Education Funding

Ed. Department Seeks Comments on Special Education Funding Rules

By Christina A. Samuels — October 01, 2013 2 min read
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Interested parties have until December 2 to offer thoughts on a set of rules proposed by the Education Department that guide how much states and districts must spend on special education--and the department is specifically looking for ideas about how to make this complex set of rules easier to understand and less prone to misinterpretation.

To grasp the proposed rules requires understanding some background.

The Individuals with Disabilities Education Act generally requires states and school districts to devote the same amount of money, or more, to special education from year to year. A few exceptions allowing districts to curtail their special education funding are spelled out in the law; for example, if a student who required high-priced services leaves the district, if a highly-paid staff member leaves, or if special education enrollment drops in the district as a whole. The requirement to keep funding stable is referred to as “maintenance of effort.”

In 2011, the executive director of the National Association of State Directors of Special Education, Bill East, wrote a letter to the Education Department, asking what would happen to a school district if it reduced its special education spending for some reason not permitted under the IDEA. For the next budget year, would it be required to make up the difference? Or could it use that new, lower number as a new base amount?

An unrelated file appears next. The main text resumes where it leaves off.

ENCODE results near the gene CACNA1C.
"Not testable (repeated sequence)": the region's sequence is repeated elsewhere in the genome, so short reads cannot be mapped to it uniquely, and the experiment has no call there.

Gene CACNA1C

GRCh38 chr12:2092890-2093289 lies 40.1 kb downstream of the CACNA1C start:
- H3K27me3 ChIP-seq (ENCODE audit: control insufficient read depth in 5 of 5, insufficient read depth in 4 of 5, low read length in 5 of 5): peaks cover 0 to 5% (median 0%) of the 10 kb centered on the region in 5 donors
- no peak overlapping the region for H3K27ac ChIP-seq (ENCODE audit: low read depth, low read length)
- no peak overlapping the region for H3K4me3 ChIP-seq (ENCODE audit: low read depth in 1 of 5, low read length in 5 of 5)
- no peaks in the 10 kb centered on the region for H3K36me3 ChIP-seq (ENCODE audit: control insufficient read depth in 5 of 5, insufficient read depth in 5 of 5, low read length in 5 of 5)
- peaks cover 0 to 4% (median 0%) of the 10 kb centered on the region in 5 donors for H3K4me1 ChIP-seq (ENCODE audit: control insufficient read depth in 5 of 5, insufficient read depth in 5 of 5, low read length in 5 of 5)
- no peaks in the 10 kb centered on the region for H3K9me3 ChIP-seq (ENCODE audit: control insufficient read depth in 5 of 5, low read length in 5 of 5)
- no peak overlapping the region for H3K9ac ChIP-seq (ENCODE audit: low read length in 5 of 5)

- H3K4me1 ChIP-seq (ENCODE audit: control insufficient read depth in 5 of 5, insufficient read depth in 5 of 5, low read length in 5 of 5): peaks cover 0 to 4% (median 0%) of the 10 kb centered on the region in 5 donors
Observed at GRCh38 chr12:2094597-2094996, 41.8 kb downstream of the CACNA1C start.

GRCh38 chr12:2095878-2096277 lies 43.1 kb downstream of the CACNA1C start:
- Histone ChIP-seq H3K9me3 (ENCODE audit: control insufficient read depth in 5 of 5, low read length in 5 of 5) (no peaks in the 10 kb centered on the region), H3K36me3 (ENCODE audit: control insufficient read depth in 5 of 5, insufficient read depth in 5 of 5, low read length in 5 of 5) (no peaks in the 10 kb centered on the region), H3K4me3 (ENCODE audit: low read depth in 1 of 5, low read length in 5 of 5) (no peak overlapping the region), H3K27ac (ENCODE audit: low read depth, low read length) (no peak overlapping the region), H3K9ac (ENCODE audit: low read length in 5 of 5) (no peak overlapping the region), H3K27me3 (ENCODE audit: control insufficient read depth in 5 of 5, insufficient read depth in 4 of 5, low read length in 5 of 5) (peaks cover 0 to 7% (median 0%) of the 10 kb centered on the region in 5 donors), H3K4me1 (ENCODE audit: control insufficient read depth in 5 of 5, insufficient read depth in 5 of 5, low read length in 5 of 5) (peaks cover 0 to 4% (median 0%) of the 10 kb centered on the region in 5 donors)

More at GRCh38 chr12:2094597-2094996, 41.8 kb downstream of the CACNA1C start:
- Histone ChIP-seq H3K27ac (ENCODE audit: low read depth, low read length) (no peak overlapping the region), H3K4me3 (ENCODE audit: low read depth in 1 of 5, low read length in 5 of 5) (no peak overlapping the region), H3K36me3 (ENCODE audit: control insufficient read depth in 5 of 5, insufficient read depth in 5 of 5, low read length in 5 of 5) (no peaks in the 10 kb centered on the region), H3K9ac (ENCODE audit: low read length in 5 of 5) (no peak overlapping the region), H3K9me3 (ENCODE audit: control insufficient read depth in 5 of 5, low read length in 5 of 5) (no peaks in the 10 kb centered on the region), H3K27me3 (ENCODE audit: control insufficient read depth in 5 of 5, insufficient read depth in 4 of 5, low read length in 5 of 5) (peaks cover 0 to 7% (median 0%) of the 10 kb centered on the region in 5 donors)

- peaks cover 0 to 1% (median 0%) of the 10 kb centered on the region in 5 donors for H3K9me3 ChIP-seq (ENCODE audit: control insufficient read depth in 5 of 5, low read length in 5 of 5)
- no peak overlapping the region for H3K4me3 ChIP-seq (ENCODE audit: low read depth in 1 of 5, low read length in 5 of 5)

The department responded that the new, lower number would be the new base amount. The department’s explanation was that the law only requires districts to spend the same as it did the previous year, NOT the last year in which it met maintenance of effort requirements.

That rationale seemed nonsensical to Kathleen Boundy, co-director of the Center for Law and Education, with offices in Boston and the District of Columbia. She wrote her own letter to the department, arguing that when a district unlawfully reduces special education spending, it shouldn’t benefit from that decision by never having to make up the difference.

The department agreed, and in 2012 withdrew the guidance letter to East.

Which brings us back to the proposed rules; they effectively restate what the department said in its response to Boundy. The notice also says that states and districts still have a “significant lack of understanding” over this issue and tries to offer additional clarification on how much districts can spend, as well as how states can properly monitor district compliance. Now it’s up to states and districts to let the department know whether it managed to make this funding issue more straightforward.

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A version of this news article first appeared in the On Special Education blog.